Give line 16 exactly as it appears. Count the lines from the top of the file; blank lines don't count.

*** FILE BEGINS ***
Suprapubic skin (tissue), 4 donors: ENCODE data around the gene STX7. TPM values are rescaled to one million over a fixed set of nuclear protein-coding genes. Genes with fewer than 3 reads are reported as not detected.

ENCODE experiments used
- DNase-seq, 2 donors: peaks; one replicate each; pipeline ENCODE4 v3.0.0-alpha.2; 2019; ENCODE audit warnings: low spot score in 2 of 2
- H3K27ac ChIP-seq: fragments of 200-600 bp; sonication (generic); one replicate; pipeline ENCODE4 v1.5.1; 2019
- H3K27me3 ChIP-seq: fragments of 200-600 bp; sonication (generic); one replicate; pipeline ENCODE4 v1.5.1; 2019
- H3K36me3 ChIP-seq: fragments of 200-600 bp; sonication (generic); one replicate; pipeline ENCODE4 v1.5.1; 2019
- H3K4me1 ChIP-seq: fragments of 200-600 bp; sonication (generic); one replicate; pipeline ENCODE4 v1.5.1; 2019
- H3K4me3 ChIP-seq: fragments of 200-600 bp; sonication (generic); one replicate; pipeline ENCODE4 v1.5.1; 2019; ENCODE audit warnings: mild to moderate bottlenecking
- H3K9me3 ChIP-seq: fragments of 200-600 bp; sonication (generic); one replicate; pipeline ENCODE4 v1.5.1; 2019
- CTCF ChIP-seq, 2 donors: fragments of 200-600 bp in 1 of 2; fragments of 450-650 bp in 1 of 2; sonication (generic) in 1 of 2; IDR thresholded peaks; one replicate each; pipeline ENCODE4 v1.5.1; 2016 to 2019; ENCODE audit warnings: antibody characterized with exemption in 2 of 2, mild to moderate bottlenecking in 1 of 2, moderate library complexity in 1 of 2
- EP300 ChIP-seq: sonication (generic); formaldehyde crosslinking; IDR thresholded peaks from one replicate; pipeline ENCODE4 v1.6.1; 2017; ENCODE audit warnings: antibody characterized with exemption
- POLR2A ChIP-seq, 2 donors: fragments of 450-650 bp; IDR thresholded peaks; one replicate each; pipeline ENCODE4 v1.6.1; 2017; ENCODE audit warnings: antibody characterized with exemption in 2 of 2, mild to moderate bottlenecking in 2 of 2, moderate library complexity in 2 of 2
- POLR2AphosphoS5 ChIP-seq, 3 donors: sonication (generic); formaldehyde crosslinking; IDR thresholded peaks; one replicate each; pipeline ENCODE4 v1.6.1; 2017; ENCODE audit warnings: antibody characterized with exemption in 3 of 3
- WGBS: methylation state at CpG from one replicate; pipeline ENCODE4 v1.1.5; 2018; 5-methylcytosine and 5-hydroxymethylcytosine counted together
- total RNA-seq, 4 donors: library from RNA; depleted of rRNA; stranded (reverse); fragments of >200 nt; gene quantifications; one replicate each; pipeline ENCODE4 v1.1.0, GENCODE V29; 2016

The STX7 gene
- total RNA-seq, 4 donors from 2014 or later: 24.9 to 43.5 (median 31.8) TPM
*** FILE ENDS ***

The STX7 gene